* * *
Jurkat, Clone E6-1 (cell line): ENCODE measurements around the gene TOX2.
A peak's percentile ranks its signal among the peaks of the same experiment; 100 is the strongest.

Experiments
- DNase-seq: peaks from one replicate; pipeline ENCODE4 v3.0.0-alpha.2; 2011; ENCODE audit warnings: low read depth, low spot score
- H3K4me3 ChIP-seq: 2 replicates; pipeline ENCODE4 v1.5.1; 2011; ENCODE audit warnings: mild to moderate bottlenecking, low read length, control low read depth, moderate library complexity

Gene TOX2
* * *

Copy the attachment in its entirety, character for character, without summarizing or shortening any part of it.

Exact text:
Jurkat, Clone E6-1 (cell line): ENCODE measurements around the gene TOX2.
A peak's percentile ranks its signal among the peaks of the same experiment; 100 is the strongest.

Experiments
- DNase-seq: peaks from one replicate; pipeline ENCODE4 v3.0.0-alpha.2; 2011; ENCODE audit warnings: low read depth, low spot score
- H3K4me3 ChIP-seq: 2 replicates; pipeline ENCODE4 v1.5.1; 2011; ENCODE audit warnings: mild to moderate bottlenecking, low read length, control low read depth, moderate library complexity

Gene TOX2